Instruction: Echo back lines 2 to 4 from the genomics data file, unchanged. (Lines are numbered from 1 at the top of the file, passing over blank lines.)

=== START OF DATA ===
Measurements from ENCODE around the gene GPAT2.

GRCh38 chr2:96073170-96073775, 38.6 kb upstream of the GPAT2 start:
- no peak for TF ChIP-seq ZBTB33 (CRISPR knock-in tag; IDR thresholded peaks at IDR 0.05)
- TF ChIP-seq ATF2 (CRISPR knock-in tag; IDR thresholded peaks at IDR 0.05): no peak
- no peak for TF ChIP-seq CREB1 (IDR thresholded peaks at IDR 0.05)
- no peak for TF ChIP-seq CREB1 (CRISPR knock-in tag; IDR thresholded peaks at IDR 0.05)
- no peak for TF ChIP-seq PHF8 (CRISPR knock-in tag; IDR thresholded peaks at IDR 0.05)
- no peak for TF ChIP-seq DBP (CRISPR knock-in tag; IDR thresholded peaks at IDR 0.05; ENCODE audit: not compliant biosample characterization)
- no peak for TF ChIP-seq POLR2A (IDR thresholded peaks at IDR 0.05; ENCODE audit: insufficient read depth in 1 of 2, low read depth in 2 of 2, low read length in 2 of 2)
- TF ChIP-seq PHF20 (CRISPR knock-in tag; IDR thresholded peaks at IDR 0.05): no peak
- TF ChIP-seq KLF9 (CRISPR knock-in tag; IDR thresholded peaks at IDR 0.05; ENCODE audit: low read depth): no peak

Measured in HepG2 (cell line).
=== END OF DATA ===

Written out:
GRCh38 chr2:96073170-96073775, 38.6 kb upstream of the GPAT2 start:
- no peak for TF ChIP-seq ZBTB33 (CRISPR knock-in tag; IDR thresholded peaks at IDR 0.05)
- TF ChIP-seq ATF2 (CRISPR knock-in tag; IDR thresholded peaks at IDR 0.05): no peak